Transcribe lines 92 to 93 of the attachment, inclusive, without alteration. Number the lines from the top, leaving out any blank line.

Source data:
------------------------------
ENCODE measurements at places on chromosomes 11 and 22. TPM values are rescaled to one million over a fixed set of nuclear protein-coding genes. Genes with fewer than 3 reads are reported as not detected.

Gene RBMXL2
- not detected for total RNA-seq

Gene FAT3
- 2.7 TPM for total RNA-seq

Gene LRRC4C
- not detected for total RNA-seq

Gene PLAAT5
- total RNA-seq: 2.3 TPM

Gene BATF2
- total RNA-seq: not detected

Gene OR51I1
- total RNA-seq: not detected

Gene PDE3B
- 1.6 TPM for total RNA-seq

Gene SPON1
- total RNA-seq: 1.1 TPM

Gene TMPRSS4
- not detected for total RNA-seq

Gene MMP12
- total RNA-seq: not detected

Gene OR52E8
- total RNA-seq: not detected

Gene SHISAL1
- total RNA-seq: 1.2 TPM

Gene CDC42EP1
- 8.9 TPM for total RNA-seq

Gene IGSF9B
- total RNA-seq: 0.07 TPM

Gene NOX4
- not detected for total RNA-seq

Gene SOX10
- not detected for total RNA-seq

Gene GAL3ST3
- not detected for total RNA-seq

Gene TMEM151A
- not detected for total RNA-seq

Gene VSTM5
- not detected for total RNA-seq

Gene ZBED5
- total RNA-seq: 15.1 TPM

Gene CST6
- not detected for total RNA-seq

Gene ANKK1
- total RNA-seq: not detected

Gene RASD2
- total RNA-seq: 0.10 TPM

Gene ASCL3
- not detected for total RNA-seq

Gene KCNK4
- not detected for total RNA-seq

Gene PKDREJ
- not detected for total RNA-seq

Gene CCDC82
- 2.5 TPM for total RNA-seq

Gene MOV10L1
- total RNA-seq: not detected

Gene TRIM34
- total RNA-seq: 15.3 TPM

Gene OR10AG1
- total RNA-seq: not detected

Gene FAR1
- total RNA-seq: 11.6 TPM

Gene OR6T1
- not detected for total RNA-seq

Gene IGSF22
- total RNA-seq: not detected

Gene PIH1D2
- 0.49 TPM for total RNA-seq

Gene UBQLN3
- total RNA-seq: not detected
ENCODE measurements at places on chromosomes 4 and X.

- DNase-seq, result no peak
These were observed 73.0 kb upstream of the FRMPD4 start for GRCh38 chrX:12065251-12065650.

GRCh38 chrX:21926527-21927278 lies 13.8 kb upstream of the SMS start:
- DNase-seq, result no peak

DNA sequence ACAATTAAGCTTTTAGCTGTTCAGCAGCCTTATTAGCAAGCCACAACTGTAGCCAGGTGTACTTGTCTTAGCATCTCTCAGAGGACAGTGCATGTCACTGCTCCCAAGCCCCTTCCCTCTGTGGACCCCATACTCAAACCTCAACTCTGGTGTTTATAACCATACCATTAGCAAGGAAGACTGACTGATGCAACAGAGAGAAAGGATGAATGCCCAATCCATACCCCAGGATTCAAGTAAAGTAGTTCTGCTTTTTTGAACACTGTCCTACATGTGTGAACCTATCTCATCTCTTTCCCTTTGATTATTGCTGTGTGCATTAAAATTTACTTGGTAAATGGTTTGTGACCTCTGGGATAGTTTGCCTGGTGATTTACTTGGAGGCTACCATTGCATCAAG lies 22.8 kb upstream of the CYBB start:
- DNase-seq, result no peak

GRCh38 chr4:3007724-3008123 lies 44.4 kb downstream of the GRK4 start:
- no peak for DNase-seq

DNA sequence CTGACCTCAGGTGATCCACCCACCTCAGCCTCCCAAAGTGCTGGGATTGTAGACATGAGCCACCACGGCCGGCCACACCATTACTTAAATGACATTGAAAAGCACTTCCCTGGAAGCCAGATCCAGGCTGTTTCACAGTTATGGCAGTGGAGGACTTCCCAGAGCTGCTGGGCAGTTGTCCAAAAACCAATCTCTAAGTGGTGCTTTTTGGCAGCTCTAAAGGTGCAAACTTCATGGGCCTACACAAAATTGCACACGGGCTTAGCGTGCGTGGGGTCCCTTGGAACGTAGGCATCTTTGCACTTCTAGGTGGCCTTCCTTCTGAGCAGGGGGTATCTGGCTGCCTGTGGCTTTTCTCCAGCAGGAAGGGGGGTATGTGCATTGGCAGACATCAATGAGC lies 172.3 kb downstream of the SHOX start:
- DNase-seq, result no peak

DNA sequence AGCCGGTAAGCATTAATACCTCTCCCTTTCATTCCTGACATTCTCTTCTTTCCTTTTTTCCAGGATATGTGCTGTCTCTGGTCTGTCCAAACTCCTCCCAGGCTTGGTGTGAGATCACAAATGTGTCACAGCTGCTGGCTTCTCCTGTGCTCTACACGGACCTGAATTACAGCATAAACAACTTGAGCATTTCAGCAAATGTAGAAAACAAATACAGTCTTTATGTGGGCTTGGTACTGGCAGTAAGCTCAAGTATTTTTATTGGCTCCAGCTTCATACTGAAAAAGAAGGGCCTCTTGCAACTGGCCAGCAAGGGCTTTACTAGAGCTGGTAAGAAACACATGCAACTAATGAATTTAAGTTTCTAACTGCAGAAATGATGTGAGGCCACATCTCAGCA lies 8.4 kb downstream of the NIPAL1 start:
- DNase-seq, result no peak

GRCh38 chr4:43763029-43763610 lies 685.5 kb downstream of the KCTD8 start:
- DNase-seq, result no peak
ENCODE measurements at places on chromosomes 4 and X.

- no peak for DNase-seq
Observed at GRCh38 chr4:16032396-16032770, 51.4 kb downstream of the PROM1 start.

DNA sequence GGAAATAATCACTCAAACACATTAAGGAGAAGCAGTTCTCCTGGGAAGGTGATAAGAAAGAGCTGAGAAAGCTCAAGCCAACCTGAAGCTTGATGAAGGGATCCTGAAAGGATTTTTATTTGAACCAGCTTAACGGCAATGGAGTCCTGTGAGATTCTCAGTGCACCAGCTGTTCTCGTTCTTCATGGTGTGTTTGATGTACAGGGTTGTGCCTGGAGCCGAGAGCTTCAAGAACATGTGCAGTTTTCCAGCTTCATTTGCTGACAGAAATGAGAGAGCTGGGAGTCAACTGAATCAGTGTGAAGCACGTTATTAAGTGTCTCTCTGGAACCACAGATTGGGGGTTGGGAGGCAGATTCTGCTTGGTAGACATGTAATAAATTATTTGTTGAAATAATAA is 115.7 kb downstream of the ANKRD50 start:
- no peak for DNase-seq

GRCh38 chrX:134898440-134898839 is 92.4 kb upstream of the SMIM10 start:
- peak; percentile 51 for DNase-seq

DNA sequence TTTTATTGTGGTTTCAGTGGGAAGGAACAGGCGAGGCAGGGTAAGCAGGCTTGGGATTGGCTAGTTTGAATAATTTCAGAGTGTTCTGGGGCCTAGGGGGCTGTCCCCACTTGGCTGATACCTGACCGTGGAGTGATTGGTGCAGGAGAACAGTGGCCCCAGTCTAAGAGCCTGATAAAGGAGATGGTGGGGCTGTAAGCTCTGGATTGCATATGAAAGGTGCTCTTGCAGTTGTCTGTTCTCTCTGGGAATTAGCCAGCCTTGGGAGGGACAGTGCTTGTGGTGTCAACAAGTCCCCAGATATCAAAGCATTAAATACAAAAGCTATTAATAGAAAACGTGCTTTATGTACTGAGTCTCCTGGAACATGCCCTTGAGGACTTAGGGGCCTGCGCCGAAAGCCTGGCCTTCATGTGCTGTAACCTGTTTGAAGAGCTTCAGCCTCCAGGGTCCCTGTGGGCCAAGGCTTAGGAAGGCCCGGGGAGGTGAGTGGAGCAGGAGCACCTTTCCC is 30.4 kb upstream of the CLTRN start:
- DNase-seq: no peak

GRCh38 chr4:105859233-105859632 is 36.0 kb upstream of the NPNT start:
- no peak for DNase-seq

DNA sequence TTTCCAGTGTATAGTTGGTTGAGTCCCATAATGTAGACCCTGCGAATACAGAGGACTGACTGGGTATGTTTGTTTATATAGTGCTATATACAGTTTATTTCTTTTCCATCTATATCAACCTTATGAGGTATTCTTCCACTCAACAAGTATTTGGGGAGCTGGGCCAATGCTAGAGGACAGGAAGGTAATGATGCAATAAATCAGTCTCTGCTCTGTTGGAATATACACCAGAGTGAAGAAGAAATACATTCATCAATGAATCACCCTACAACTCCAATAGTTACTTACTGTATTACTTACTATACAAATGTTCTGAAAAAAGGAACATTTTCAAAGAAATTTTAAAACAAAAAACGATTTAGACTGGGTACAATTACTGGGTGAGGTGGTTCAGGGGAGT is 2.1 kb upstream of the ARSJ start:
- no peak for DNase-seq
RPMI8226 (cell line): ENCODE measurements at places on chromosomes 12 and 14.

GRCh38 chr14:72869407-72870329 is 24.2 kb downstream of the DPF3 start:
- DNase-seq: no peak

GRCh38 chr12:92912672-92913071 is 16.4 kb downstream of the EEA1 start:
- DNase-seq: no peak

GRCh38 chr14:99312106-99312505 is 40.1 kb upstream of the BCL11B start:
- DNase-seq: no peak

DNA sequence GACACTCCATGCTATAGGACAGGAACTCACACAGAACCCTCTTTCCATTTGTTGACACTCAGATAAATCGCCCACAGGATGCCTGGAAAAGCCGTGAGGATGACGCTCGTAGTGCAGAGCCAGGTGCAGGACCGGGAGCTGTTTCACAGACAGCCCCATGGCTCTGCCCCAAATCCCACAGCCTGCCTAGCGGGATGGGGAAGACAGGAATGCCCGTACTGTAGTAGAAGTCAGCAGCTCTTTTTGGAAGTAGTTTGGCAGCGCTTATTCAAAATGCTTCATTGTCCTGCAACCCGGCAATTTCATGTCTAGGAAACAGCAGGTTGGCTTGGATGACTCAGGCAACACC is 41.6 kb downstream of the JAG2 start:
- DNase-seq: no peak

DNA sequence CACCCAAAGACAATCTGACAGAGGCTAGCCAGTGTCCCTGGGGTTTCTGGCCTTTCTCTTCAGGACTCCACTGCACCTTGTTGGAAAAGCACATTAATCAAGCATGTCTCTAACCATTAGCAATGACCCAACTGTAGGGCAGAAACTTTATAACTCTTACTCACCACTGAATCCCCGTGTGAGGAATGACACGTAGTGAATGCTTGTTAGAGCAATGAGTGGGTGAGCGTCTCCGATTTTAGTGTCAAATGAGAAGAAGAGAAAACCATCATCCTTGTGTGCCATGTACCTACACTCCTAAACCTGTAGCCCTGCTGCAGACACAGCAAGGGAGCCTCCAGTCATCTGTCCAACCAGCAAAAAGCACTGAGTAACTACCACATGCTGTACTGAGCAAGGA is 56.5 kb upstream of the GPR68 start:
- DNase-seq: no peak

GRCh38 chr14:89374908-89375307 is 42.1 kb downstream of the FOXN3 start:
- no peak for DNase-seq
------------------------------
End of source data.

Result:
GRCh38 chrX:134898440-134898839 is 92.4 kb upstream of the SMIM10 start:
- peak; percentile 51 for DNase-seq